Now, originally I was going to give you just an accounting on these items. But, you know, on my first day in Moscow Mr. Gorbachev used a Russian saying: ``Better to see something once than to hear about it a hundred times.'' So, if I might go beyond our four-part agenda today and offer just a moment or two of personal reflection on the country I saw for the first time.
In all aspects of Soviet life, the talk is of progress toward democratic reform -- in the economy, in political institutions, in religious, social, and artistic life. It is called glasnost -- openness; it is perestroika -- restructuring. Mr. Gorbachev and I discussed his upcoming party conference, where many of these reforms will be debated and perhaps adopted -- such things as official accountability, limitations on length of service in office, an independent judiciary, revisions of the criminal law, and lowering taxes on cooperatives. In short, giving individuals more freedom to run their own affairs, to control their own destinies.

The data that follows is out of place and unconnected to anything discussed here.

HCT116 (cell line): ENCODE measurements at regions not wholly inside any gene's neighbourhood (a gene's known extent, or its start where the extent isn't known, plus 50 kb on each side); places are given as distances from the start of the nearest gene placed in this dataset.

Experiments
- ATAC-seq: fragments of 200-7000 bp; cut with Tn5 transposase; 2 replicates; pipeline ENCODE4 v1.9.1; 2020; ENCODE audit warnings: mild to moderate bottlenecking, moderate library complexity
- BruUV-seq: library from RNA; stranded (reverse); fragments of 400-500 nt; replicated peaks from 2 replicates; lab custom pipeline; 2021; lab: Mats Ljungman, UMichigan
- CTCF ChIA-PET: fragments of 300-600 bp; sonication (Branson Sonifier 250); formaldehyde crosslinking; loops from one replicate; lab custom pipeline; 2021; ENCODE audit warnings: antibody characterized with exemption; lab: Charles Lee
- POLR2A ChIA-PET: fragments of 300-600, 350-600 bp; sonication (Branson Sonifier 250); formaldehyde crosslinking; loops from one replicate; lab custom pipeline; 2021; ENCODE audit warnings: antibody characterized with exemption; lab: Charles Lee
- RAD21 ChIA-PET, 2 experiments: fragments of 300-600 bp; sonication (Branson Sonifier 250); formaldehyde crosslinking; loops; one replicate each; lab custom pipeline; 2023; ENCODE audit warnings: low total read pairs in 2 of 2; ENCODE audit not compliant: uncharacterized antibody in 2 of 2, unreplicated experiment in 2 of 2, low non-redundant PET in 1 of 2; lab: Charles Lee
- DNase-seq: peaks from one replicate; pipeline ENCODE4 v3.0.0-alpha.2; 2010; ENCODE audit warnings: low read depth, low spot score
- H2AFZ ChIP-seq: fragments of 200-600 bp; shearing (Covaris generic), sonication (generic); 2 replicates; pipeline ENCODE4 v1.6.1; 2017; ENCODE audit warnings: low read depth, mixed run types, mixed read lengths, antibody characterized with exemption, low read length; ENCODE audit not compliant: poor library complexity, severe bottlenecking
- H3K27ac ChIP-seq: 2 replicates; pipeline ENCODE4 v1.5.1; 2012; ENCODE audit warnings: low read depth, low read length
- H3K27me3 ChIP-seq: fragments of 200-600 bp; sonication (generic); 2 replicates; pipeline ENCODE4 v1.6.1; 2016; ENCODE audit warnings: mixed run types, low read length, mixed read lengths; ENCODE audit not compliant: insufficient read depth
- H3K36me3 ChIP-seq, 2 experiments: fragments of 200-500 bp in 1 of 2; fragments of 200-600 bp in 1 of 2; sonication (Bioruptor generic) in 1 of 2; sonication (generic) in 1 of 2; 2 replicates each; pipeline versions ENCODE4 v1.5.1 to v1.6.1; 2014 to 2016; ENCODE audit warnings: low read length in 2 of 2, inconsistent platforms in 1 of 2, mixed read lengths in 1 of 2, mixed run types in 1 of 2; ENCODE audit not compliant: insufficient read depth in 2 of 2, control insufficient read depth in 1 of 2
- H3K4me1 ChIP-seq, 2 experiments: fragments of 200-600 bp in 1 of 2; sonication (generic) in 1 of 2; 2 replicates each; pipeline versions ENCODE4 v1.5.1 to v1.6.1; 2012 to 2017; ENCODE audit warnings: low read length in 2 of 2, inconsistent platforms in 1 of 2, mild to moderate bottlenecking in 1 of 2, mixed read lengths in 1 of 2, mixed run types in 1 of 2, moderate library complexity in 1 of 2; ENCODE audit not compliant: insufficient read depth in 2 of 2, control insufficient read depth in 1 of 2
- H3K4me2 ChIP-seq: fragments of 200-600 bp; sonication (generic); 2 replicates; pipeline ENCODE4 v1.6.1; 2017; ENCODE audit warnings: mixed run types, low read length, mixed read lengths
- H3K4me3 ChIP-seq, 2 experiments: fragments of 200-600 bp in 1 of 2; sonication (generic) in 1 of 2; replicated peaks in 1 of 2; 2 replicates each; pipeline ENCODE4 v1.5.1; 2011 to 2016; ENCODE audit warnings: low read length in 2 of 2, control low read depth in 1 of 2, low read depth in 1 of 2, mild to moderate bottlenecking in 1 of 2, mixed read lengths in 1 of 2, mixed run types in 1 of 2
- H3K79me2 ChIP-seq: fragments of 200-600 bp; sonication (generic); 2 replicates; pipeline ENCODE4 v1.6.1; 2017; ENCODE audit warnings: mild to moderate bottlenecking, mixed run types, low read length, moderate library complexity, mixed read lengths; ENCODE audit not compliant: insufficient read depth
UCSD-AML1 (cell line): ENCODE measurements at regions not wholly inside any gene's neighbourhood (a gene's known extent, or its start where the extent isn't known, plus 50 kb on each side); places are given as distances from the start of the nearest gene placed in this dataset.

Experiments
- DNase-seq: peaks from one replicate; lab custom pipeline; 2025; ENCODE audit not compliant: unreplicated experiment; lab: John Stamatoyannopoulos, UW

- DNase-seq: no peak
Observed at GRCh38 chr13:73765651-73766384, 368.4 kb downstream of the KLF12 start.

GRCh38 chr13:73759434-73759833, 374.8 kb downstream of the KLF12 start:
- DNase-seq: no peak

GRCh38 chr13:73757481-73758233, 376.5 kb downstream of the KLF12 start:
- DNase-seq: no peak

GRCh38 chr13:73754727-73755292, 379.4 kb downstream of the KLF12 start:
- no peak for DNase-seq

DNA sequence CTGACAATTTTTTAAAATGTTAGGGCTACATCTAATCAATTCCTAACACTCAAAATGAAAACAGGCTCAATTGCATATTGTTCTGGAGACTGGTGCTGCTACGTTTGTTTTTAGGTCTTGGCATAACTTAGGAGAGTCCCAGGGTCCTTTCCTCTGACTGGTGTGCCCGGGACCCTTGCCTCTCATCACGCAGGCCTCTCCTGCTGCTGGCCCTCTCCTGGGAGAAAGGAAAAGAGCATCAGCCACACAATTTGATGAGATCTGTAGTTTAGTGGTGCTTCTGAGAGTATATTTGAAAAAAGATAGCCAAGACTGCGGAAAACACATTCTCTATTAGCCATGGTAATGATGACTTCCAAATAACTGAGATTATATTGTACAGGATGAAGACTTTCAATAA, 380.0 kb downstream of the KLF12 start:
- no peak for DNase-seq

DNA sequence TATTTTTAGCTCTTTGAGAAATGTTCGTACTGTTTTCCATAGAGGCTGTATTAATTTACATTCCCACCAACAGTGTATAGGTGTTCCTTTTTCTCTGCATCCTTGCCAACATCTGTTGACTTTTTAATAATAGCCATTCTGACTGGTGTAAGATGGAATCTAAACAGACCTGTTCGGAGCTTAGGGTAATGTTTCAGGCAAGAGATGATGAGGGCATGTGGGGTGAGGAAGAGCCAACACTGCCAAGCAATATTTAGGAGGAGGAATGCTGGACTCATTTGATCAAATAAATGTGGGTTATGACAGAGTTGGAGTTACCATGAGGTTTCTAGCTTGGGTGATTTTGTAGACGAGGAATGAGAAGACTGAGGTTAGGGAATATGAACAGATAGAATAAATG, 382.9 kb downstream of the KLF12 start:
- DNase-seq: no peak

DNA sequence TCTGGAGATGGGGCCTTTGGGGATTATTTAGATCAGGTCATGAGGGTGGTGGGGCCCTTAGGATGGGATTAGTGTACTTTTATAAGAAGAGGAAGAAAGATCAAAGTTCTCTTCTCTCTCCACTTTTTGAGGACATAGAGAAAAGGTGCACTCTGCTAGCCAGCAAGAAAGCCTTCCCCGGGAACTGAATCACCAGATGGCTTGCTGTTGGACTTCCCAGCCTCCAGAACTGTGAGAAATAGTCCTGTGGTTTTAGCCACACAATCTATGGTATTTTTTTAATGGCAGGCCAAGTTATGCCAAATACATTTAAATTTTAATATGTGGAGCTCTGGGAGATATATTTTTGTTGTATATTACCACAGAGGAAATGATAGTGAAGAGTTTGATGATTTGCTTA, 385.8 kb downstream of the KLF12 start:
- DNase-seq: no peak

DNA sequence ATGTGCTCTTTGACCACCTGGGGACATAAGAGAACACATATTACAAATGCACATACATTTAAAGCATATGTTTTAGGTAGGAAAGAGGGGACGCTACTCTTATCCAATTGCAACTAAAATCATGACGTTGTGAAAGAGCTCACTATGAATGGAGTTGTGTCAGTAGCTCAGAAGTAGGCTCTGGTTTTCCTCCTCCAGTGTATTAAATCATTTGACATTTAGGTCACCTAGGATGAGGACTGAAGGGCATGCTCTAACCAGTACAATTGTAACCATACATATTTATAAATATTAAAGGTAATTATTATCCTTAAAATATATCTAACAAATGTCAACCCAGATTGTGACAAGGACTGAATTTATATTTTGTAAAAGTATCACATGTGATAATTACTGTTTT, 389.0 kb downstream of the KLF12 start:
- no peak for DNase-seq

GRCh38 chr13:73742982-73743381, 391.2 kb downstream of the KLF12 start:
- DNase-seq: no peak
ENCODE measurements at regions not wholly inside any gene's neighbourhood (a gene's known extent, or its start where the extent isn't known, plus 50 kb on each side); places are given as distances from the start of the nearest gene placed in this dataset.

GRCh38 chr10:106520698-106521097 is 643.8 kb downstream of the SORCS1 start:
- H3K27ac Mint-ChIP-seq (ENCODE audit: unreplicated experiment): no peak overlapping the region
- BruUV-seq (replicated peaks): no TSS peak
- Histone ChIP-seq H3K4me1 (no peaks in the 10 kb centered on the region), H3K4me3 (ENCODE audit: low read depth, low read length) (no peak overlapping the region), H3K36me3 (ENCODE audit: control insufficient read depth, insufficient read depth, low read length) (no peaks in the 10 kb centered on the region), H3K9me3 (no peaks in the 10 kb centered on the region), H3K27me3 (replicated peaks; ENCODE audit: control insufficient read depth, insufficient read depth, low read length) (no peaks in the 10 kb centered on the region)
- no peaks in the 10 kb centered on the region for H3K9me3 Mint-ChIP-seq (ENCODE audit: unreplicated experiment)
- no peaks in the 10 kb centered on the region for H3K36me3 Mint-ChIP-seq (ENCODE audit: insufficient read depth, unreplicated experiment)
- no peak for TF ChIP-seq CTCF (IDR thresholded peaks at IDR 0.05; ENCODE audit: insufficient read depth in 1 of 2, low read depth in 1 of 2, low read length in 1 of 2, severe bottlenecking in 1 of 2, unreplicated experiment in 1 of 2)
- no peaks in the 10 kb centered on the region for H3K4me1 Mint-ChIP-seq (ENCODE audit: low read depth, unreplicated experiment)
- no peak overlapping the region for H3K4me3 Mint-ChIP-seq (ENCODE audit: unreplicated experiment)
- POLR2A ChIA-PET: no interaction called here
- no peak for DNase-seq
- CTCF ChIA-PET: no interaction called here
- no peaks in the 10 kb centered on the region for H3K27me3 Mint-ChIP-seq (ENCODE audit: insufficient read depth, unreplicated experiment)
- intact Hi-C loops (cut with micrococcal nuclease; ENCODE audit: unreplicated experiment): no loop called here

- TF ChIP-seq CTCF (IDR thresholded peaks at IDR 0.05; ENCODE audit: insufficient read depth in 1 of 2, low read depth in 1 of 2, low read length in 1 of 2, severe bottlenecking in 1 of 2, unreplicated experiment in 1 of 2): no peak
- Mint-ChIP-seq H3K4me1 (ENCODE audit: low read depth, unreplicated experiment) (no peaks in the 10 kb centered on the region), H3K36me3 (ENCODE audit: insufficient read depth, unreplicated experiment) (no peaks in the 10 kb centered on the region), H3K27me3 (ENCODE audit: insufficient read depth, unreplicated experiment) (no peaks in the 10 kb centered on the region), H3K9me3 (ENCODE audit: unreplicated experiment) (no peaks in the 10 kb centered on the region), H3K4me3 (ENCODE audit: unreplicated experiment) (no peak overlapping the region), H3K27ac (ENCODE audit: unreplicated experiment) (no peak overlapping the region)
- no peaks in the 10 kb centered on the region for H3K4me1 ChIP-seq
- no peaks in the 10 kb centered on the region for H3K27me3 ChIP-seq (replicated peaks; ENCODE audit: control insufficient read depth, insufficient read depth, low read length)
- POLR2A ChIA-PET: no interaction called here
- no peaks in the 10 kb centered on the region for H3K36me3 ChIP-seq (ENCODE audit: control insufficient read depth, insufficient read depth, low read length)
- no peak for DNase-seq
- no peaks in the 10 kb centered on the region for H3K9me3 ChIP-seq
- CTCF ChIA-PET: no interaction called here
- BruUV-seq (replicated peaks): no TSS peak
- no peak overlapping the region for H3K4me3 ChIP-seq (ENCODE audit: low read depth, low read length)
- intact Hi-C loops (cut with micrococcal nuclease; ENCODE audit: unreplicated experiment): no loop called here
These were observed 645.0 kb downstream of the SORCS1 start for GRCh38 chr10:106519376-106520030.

To those of us familiar with the postwar era, all of this is cause for shaking the head in wonder. Imagine, the President of the United States and the General Secretary of the Soviet Union walking together in Red Square, talking about a growing personal friendship, and meeting together average citizens, realizing how much our people have in common. It was a special moment in a week of special moments. My personal impression of Mr. Gorbachev is that he is a serious man seeking serious reform. I pray that the hand of the Lord will be on the Soviet people -- the people whose faces Nancy and I saw everywhere we went. Believe me, there was one thing about those faces that we will never forget: They were the faces of hope -- the hope of a new era in human history and, hopefully, an era of peace and freedom for all.
And yet, while the Moscow summit showed great promise and the response of the Soviet people was heartening, let me interject here a note of caution and, I hope, prudence. It has never been disputes between the free peoples and the peoples of the Soviet Union that have been at the heart of postwar tensions and conflicts. No, disputes among governments over the pursuit of statism and expansionism have been the central point in our difficulties. Now that the allies are strong and expansionism is receding around the world and in the Soviet Union, there is hope. And we look for this trend to continue. We must do all we can to assist it. And this means openly acknowledging positive change and crediting it. But let us also remember the strategy that we have adopted is one that provides for setbacks along the way as well as progress. Let us embrace honest change when it occurs. But let us also be wary; let us stay strong; and let us be confident, too.